What drives organisations to undertake digital transformation? A Hanover Research commissioned by AHEAD showed that 93% look to cut costs (77%) and improve customer experience (71%).
Those are the good news. Let’s follow it with the bad news. The same study revealed that 42% are struggling to achieve success falling behind schedule (36%) if not stalling (6%) altogether.
Like other initiatives that involve change, digital transformation projects are quietly building a reputation for failed efforts, blocked by issues like legacy systems, regulatory hurdles and employee skill sets.
FutureCIO spoke to Tim Hurman, head of Digital Transformation at Tricor Group, to get his perspective on improving the likelihood of success.
“Our multinational clients are generally doing financial transformation digital transformation and they're looking for support in terms of the services that they get delivered and we often engage with our clients during that transformation and help them plan what their internal processes or their internal service looks like as well as offer our advice on the technology and our experience,” said Hurman, in describing what drives transformation initiatives among Tricor’s customers in the region.
Asked about the most common misconceptions around digital transformation, he lamented that some customers see the initiative as solvable by merely buying a product. “People also mistakenly assume they already have the DX skills in-house and think that it's an internal activity commonly,” he added.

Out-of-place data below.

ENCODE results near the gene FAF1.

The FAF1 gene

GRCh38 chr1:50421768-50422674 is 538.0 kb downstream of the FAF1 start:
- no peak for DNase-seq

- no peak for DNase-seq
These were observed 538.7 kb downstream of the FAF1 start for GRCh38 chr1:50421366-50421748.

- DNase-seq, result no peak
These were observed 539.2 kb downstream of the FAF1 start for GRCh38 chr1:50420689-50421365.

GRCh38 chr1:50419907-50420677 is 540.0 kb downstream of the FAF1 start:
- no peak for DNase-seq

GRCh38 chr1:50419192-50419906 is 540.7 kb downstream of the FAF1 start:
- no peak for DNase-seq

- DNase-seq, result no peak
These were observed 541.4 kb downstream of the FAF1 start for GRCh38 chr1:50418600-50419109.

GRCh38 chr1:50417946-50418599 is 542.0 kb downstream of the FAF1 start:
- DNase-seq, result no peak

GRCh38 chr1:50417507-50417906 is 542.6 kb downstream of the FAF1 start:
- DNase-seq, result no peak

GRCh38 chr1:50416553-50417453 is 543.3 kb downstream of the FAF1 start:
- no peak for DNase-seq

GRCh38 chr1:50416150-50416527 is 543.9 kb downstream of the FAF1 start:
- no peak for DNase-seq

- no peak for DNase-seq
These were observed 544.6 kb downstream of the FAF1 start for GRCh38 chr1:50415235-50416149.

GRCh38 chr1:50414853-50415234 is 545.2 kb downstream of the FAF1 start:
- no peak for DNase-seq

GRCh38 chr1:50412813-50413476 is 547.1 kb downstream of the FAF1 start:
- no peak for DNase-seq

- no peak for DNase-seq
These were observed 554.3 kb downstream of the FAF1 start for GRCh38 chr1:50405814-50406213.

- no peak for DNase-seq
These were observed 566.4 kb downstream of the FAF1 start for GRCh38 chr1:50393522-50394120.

In his view, DX requires a lot of thought and commitment from business leaders.
Click on the video to listen to Hurman offer some helpful advice on how to increase the DX success rate.
“At Tricor, we've looked at three key technologies to support our transformation in 2020. They include RPA, artificial intelligence and machine learning, and cloud services,” confided Hurman.
The Hanover Research study lists six ways to potentially increase the chance of building a model that can help guide a successful digital transformation:
- Nominate and empower function and business leaders early on to drive the cultural change required across the organization.
- Define clear roles and responsibilities across businesses, regions, and functional support groups.
- Create complementary incentives and goals for businesses and functions to reduce conflict and optimize resource allocation.
- Establish cross-functional debriefs to keep relevant parties informed and nominate an owner to manage the process early.
- Institute a governance model with clear KPIs for each leadership team—one that supports quick, independent decision-making.
- Standardize resource and knowledge exchange to ensure that skill sets are cultivated and proliferated.